After the profits have been allocated, each partner needs to file their own personal tax return through self-assessment. They will need to report their profit share. 

Limited liability partnerships

Limited liability partnerships (LLPs) are similar to ordinary partnerships from a tax perspective. However, they are similar to companies from a legal perspective. This is because the partners’ liability is limited to the amount of money they invest in the business. 

You can incorporate an LLP to run a business with two or more members. A member can be an individual or a company; the latter’s known as a ‘corporate member’.

An LLP agreement will set out the members’ responsibilities and share of the profits. Like ordinary partnerships, each member pays income tax and NICs on their share of the profits. But they are not personally liable for any debts the LLP incurs.

Much like a limited company, an LLP must be registered at Companies House and with HMRC. You will have to arrange for the annual accounts to be prepared and filed. 


If you choose to incorporate your business, you will probably go down the limited company route. This is a legal structure for businesses in which the liability of a shareholder is limited to their own investment.

Limited companies are governed by rules and regulations in the Companies Act (2006). One of which means you must register with Companies House. 

Private-sector companies are usually limited by shares which are issued among its shareholders. These are not traded on public stock markets.

Companies pay 19% corporation tax, on any taxable profit they make during their accounting period. Taxes on income, dividends and NICs can all come into play for you personally. This depends on how you decide to pay yourself.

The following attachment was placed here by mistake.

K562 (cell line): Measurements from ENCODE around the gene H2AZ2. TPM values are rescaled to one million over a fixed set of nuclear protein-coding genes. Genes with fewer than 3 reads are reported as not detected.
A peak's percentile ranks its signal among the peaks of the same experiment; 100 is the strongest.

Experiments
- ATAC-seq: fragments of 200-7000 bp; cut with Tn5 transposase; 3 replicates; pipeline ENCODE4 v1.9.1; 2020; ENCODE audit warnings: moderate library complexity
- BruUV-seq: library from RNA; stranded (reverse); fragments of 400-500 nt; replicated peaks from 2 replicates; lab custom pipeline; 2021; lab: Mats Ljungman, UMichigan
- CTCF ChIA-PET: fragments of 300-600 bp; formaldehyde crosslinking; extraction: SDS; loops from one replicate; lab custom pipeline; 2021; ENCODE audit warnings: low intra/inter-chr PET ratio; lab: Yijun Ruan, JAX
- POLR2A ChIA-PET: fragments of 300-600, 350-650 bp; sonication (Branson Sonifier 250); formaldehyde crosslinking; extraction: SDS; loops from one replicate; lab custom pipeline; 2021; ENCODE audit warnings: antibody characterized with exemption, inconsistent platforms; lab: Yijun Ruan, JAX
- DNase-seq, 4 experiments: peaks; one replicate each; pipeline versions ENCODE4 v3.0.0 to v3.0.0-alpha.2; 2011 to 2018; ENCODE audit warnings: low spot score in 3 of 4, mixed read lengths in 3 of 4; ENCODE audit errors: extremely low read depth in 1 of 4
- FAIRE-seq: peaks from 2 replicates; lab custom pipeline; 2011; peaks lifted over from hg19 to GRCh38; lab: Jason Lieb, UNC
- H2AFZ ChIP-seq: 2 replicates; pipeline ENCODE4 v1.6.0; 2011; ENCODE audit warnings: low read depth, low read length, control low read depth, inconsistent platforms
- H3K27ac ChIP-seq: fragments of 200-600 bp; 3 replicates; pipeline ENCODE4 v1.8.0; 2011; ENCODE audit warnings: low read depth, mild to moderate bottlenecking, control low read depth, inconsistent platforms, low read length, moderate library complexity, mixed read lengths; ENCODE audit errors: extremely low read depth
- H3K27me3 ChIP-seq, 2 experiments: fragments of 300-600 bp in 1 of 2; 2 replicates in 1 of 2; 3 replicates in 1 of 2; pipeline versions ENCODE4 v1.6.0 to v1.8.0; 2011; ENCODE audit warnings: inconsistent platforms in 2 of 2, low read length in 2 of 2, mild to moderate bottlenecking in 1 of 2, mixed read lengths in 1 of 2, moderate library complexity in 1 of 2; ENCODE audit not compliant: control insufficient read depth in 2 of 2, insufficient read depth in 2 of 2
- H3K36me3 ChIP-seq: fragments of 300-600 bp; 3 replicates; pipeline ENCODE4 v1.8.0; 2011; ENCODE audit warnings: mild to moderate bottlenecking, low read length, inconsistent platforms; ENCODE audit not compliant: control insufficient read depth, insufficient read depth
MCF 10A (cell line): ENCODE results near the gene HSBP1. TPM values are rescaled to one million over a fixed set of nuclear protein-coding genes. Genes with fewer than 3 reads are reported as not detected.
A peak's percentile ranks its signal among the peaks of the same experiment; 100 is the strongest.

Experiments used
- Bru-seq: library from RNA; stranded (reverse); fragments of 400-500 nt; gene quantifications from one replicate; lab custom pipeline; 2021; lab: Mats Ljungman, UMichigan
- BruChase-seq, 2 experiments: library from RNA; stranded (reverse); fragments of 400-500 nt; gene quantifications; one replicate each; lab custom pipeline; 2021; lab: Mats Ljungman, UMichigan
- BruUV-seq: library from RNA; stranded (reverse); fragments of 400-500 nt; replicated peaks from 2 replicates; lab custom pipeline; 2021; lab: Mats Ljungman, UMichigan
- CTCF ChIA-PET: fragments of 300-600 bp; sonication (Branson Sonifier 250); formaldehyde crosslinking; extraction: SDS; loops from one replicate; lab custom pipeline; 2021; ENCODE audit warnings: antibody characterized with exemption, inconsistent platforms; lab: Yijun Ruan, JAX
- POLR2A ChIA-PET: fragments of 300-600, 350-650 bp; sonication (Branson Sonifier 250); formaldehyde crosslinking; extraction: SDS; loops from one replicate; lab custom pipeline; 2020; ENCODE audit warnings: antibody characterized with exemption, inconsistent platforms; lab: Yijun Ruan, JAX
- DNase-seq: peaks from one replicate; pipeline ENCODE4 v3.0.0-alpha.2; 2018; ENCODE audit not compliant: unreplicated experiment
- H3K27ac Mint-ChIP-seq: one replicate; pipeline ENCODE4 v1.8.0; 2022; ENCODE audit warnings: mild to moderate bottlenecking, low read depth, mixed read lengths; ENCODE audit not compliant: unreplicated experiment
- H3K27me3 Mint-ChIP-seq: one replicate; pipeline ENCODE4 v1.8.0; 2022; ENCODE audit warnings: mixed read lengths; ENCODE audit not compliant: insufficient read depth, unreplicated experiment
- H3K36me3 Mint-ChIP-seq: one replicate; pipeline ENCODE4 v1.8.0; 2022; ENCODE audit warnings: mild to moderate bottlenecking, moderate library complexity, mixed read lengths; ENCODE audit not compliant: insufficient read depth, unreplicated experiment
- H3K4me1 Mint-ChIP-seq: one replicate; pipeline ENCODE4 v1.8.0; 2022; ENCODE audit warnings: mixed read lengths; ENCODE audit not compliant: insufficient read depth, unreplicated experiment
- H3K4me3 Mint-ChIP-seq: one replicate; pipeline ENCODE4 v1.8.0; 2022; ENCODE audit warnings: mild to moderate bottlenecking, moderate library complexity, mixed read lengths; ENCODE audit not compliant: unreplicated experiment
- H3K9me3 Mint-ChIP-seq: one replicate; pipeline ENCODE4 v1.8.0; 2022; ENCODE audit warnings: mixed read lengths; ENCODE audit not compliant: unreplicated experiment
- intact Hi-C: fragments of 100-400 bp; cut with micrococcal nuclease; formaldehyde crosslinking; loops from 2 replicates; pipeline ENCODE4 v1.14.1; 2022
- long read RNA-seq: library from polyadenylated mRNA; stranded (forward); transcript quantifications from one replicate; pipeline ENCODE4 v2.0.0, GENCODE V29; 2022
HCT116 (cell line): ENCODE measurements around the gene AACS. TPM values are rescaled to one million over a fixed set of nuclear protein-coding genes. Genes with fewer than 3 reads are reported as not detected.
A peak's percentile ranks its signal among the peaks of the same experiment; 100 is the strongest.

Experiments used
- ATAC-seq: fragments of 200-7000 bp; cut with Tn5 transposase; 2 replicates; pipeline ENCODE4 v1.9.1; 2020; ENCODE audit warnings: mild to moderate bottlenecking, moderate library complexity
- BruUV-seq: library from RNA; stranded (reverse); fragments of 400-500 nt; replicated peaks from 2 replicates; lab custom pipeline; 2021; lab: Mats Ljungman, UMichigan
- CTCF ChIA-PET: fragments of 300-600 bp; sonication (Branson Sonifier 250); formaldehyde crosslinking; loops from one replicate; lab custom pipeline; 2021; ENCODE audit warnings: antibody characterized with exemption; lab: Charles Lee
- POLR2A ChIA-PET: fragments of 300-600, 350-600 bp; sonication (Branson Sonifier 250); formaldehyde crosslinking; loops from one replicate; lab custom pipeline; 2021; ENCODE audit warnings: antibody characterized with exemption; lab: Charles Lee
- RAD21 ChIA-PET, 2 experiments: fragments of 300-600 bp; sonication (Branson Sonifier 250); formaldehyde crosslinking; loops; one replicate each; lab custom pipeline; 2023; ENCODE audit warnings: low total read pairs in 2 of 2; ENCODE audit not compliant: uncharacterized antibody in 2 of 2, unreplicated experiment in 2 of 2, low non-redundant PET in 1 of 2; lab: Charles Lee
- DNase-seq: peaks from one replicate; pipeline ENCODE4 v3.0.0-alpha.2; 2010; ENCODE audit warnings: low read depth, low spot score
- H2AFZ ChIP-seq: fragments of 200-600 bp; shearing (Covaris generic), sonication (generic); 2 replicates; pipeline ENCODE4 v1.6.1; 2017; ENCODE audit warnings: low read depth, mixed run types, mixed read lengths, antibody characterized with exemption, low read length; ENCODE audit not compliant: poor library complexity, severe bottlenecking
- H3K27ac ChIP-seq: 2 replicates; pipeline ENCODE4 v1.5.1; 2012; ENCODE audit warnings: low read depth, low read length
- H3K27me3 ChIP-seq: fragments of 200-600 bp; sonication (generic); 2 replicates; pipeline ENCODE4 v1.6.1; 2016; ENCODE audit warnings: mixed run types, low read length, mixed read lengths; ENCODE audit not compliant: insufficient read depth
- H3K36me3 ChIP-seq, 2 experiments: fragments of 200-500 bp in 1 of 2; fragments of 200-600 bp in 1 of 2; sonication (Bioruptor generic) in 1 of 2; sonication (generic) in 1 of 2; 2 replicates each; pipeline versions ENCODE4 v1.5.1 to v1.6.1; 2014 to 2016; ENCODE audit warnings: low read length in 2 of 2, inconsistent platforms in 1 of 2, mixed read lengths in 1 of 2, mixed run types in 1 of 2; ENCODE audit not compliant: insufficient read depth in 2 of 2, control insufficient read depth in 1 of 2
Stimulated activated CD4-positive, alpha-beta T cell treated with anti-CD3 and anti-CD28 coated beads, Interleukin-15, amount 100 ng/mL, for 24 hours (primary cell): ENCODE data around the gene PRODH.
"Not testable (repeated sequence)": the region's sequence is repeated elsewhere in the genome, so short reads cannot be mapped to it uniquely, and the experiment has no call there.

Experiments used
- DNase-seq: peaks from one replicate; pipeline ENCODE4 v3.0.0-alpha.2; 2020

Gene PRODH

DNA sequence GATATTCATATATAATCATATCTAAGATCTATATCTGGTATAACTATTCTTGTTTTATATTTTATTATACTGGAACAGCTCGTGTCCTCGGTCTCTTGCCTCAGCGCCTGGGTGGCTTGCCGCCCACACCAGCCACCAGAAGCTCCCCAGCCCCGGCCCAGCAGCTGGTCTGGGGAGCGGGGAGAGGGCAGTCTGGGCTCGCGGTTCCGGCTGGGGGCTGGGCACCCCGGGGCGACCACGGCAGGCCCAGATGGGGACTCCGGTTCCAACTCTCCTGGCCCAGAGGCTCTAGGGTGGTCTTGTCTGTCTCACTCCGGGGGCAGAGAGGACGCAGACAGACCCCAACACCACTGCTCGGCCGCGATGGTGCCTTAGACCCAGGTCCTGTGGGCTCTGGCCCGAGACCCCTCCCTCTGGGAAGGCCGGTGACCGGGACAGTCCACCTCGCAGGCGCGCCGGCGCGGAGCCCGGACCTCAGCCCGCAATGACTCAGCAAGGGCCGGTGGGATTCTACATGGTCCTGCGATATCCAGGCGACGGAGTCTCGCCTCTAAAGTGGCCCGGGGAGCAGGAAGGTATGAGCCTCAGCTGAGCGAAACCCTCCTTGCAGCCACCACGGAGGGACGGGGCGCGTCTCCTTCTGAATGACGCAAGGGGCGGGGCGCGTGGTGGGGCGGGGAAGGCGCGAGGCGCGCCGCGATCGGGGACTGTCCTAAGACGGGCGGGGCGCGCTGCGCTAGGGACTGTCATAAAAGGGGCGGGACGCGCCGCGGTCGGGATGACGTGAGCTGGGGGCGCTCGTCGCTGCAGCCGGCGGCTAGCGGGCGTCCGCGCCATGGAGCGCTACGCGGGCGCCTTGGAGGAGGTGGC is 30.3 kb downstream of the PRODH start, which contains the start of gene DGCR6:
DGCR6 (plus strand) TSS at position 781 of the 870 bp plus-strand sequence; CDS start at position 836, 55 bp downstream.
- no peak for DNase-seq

If you have a limited liability, you will have more responsibilities than if you were a sole trader. 

Umbrella companies

Working through an umbrella company might be best for you. This would be an option if you’re on a short-term contract or just trying out the world of freelancing.

An umbrella company sits between you (the contractor) and your end-clients. The umbrella company will employ you and be responsible for handling all your employment taxes. 

If you’re a contractor or freelancer, this offers peace of mind. The umbrella company pays your taxes and chases late payments from clients. It can also offer benefits like sick pay and annual leave. 

You simply do the work, fill in a timesheet, your end-client authorises it and invoices the umbrella company. They then deduct your taxes and its fee before paying you. 

What’s the best option for you?

Being a sole trader offers the most control over your business. It is both easy and cost-effective to set up. However, you will be liable for any debts it racks up.

What can be said about sole traders also applies to partnerships. Having more than one person in charge in a partnership has the potential for disputes. 

LLPs have elements of a being in a business partnership and running a limited company. If you go down this route, you must start trading within a year of registering your LLP. Otherwise, you face being struck off. 

Limited companies offer you less personal financial risk, with the protection of limited liability. In addition, they have the flexibility to pay yourself in tax efficient ways. However, there can be significant set-up costs and your annual accounts and financial reports will be in the public domain. 

Umbrella companies suit freelancers and contractors and can ensure you stay on the right side of the IR35.